Short periods of sleep might enhance aspects of memory and thinking
Daytime naps help the brain process information that’s hidden from conscious awareness. Neurologist Dr Liz Coulthard of the University of Bristol explains.
How does sleep help us process information?
There’s convincing evidence that memories are laid down during deep ‘slow-wave’ sleep. In your waking hours, when brain cells learn information, it goes into the hippocampus, the memory area of the brain. The memory is still quite fragile and, during sleep, neural networks are activated between the hippocampus and the rest of the brain.
Using EEG [electroencephalography], we see cycles of brain waves that are important for strengthening these memories. We’re looking into insight – deeper, qualitative information processing – which is more of an emerging field.
How did you test whether naps improve insight?
We developed a task using words associated with an emotion. We presented a word onto a screen for less than 50 milliseconds [one-twentieth of a second] then masked it, so nobody was actually consciously aware of seeing that word. We then presented another ‘target’ word that could be similar or dissimilar to the masked word: for example, participants might be shown the hidden word ‘bad’ then see ‘unhappy’ or ‘happy’, and we got them to press a button – labelled ‘good’ or ‘bad’ – and recorded how quickly they pressed. People were faster to respond if the word presented before was similar because dissimilar words take more time to process.
Next, we gave the participants a period of wake or sleep, and did the same test. The people who stayed awake could watch films or read books, they just had to stay awake. The people who slept got to nap for 90 minutes.
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The results showed that the people who napped were much quicker at responding to the target word. This is a fairly small study, with just 16 people and a wide range of ages. We need a bigger group and we’ll use EEG to identify the sleep stage which seems to predict performance on the task. We’ll also carry out the test overnight. Short periods of sleep might enhance aspects of memory and thinking, but if you have a 15-minute daytime nap, is that better than having 15 minutes extra of night-time sleep?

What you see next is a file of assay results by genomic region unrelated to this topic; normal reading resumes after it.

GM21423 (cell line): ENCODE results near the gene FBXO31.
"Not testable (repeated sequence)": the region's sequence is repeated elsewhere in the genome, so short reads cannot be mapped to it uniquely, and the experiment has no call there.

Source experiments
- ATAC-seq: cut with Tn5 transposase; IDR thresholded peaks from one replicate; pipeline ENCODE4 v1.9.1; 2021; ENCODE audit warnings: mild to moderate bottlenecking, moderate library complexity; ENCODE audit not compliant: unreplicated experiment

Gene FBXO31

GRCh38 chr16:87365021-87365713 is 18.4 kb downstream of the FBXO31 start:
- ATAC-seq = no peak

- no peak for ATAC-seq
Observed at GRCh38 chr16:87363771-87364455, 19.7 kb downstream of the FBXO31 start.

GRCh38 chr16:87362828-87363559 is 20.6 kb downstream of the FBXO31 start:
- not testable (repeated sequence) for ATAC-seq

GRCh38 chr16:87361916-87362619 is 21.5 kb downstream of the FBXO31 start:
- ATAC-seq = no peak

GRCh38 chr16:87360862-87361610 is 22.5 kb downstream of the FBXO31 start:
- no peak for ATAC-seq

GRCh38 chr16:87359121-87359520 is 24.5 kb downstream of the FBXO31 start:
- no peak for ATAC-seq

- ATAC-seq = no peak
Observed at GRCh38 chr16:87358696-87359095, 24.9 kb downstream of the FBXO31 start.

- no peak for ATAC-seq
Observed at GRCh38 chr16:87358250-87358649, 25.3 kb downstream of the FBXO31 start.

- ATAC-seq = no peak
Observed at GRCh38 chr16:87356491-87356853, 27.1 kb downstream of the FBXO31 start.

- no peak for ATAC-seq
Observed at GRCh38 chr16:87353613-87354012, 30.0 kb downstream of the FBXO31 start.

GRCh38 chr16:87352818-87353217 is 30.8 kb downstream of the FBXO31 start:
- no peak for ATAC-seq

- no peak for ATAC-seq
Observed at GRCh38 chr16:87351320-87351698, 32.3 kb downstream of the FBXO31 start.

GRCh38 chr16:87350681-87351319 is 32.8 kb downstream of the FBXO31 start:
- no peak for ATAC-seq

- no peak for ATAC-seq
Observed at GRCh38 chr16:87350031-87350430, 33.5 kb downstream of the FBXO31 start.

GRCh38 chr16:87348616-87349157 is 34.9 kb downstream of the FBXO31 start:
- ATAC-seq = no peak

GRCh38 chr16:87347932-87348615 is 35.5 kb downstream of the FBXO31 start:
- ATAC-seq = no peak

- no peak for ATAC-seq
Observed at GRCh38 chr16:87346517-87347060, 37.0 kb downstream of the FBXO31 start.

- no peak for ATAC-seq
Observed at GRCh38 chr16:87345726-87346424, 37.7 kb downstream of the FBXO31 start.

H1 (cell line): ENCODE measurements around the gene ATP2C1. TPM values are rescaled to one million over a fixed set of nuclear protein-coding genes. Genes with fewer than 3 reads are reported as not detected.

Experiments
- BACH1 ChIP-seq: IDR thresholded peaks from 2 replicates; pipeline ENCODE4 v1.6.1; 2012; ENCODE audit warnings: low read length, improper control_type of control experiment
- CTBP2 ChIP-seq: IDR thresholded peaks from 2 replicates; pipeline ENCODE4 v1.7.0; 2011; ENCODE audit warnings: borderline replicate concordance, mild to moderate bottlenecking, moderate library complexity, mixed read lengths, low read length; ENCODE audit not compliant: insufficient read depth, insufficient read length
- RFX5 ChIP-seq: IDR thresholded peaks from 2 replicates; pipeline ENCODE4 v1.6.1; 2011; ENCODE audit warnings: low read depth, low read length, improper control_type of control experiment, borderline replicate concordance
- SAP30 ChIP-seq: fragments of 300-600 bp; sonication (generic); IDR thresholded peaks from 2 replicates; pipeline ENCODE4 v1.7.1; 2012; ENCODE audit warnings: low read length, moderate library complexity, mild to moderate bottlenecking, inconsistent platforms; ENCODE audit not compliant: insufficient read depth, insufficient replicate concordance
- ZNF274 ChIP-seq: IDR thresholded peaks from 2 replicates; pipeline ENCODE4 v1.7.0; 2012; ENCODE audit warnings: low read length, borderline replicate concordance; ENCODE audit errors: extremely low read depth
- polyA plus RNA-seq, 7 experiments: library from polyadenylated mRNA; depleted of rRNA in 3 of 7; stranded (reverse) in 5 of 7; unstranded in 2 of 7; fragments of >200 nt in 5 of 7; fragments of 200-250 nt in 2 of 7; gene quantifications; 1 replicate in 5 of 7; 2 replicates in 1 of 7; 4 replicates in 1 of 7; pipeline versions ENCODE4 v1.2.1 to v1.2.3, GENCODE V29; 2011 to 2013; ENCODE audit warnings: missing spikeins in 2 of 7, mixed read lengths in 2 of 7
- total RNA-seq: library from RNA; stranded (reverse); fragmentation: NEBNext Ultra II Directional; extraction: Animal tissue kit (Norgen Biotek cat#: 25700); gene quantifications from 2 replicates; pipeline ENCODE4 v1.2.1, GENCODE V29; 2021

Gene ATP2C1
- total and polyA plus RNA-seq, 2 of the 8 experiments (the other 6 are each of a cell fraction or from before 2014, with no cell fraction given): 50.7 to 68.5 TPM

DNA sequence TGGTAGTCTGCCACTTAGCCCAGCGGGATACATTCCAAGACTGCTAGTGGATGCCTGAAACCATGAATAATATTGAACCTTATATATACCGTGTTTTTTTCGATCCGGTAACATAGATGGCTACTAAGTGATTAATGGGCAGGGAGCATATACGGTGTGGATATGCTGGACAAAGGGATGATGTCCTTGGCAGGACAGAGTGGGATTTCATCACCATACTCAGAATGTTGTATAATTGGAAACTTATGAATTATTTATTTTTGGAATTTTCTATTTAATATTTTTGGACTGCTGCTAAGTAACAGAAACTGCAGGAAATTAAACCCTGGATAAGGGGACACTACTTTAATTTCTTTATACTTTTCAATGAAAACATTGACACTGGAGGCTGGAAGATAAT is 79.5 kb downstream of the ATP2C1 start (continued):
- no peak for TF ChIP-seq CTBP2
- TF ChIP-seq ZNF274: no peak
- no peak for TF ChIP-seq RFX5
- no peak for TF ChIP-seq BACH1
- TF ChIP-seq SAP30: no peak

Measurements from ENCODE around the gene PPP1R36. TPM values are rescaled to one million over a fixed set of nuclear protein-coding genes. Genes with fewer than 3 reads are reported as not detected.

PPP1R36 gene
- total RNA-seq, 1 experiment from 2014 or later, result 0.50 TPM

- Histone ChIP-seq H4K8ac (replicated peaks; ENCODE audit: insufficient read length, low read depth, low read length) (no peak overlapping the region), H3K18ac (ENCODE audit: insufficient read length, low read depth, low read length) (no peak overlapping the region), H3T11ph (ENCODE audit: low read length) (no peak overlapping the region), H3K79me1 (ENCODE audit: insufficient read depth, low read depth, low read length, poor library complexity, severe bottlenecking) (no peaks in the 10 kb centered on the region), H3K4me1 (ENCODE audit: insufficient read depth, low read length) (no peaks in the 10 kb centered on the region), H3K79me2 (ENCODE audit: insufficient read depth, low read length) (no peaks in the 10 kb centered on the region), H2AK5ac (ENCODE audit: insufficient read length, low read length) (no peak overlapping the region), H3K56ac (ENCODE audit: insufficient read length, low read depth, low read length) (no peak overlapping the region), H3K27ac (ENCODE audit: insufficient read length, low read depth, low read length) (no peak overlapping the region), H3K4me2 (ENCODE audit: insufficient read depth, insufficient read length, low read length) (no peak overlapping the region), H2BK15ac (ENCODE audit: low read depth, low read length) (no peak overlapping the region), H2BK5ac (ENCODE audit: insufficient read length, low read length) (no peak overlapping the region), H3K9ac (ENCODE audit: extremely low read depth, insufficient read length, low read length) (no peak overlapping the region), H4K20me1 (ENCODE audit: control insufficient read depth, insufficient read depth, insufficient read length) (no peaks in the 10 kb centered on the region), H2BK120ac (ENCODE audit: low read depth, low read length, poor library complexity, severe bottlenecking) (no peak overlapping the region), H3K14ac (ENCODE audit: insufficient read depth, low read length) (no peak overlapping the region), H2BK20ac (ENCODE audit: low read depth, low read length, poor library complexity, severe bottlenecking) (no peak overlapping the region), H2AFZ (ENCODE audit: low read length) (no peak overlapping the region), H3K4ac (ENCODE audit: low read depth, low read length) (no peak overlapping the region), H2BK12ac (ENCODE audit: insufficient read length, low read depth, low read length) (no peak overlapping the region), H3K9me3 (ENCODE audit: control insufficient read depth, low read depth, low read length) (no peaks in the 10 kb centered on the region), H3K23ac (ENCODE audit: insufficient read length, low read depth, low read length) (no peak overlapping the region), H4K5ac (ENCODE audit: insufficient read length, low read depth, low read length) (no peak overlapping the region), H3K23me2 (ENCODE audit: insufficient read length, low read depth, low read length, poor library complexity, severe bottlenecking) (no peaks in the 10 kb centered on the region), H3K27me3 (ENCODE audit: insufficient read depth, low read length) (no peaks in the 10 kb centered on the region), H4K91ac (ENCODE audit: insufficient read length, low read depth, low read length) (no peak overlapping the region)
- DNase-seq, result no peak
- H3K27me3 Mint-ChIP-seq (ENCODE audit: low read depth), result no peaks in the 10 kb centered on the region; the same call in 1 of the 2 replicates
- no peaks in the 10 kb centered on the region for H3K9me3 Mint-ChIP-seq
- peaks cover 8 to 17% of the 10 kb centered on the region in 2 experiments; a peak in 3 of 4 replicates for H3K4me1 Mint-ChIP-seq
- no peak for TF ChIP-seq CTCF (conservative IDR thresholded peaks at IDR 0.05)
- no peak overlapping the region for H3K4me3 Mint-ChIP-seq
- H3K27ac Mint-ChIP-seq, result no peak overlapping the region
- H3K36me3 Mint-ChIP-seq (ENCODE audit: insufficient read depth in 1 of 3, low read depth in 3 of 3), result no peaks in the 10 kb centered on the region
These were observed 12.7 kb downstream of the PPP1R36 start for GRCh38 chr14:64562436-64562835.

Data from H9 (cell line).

Why did you study naps?
We wanted to see whether sleep of any type would help people to process information that might enable them to make decisions. But in the day, we experience different hormone levels and light to the night, so this nap design controls those various factors. When we sleep, we go through stages of sleep, from light to deep and rapid-eye movement sleep – that full cycle lasts about 90 minutes. We got our participants to nap for that amount of time because that would capture most bits of sleep.
What are the practical applications?
We can look at people who don’t sleep well and see all sorts of problems, not just with cognitive and psychological health, but their general health as well. Some of my patients with mild cognitive impairment and dementia have problems with insight and decision-making, and we can see if there’s any scope for boosting that by modifying sleep. That can be through really simple things like sleep hygiene, but also more sophisticated brain stimulation using sound or drugs that can promote the deep sleep that might help with processing.
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Jason is the commissioning editor for BBC Science Focus. He holds an MSc in physics and was named Section Editor of the Year by the British Society of Magazine Editors in 2019. He has been reporting on science and technology for more than a decade. During this time, he's walked the tunnels of the Large Hadron Collider, watched Stephen Hawking deliver his Reith Lecture on Black Holes and reported on everything from simulation universes to dancing cockatoos. He looks after the magazine’s and website’s news sections and makes regular appearances on the Instant Genius Podcast.
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